However, while deVida, who started shooting in 2006, has set out to portray drug addiction in all its ugly reality and totality – and does a good job of this – it’s still all done within a rigid framework that doesn’t extend beyond framing Doherty as the lead in his own redemption arc narrative. As a result, the film becomes much more notable for what’s absent than for what we see, which for the most part is endless scenes of Doherty in grotty rooms and trashed flats where he strums guitars constantly, scribbles lyrics and poems on crumpled papers, and paints, smokes, sings and takes heroin.

While it’s deVida’s film, she hands plenty of it over to Doherty in terms of narrative steering. Doherty himself, and his quasi-poetic musings, bookend the film. From the opening seconds of the documentary, he is laying out the narrative via voiceover, speaking about his childhood issues with his dad and asking "how to describe a life when it never stops slipping like sand between your fingers?"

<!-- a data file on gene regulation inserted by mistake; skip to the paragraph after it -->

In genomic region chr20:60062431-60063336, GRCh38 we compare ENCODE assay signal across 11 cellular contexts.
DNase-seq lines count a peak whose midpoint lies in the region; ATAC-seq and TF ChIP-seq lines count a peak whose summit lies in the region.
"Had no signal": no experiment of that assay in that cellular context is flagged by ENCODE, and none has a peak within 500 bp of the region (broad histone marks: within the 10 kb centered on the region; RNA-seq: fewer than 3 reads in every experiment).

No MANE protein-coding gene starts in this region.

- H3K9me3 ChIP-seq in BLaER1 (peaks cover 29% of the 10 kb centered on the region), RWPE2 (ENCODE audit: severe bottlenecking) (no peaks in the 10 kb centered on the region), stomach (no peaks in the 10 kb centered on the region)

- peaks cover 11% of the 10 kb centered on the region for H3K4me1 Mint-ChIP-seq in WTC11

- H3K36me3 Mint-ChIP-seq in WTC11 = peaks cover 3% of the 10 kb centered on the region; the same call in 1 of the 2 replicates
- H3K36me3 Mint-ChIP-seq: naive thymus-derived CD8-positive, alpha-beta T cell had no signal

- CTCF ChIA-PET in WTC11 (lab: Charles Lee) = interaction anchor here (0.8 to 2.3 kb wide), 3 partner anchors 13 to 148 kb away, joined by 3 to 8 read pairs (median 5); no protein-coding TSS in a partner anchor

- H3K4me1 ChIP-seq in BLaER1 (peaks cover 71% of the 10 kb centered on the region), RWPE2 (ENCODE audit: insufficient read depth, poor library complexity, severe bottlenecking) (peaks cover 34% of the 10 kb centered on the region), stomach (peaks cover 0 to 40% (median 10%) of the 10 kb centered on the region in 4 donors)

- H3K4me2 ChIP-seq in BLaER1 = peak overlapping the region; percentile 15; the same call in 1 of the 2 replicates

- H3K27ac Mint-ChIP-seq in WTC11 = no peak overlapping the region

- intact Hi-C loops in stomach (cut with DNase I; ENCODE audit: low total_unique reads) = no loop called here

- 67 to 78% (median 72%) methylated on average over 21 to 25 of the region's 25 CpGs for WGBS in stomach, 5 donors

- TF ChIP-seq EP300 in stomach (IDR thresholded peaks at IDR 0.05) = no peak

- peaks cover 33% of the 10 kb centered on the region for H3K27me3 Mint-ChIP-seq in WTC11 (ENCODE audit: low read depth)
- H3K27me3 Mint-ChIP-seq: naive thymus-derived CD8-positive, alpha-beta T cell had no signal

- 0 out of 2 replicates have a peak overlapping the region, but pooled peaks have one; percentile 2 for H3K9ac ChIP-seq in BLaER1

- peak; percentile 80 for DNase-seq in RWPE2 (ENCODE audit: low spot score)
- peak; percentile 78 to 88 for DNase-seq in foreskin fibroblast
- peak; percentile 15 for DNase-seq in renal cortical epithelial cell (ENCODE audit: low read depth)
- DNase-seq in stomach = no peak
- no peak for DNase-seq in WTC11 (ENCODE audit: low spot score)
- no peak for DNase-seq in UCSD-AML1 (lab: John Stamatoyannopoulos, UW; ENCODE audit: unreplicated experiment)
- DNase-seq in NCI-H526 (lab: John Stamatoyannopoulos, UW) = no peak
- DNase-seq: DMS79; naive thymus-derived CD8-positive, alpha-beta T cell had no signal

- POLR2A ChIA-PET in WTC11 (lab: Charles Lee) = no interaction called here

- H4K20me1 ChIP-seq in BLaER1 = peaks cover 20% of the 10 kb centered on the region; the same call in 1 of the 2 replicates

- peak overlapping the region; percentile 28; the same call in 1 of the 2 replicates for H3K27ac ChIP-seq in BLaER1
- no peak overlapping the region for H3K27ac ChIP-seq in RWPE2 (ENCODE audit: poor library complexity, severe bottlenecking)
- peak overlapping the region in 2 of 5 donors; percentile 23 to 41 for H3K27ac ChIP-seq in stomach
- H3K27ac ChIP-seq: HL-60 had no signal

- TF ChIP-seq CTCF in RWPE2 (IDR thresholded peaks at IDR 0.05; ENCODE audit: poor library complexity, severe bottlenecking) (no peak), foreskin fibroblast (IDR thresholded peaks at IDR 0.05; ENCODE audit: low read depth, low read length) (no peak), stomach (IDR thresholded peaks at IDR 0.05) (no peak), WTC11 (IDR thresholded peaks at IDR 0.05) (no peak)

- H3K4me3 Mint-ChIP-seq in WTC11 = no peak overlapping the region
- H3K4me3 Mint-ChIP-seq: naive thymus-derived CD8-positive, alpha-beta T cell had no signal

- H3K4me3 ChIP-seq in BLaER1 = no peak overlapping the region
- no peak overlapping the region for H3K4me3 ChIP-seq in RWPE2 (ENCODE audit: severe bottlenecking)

While in the film’s final moments, we are told by Doherty: "I’ve been through an incredible journey of consciousness, unconsciousness, subconsciousness, psychedelic psychotropic consciousness and chemical and intellectual curiosity" as we follow him in slo-mo waving a giant French flag along a beach, clinging to a bottle of rum in the other, before he takes to the stage to a roaring audience and hurls the flag into it. It’s the kind of thing John Lewis may knock up if their Christmas ad is ever themed around kicking skag.

It’s all hugely solipsistic stuff. There’s little meaningful reflection and no zoomed-out external perspective. No input from bandmates, friends or family. You wouldn’t even know he was a father to two children (now three) in the film, as they are never once mentioned, let alone featured. Despite the dark moments it depicts in Doherty’s life, the film is still incredibly selective and often prone to character depictions that lean towards a deeply romantic portrayal.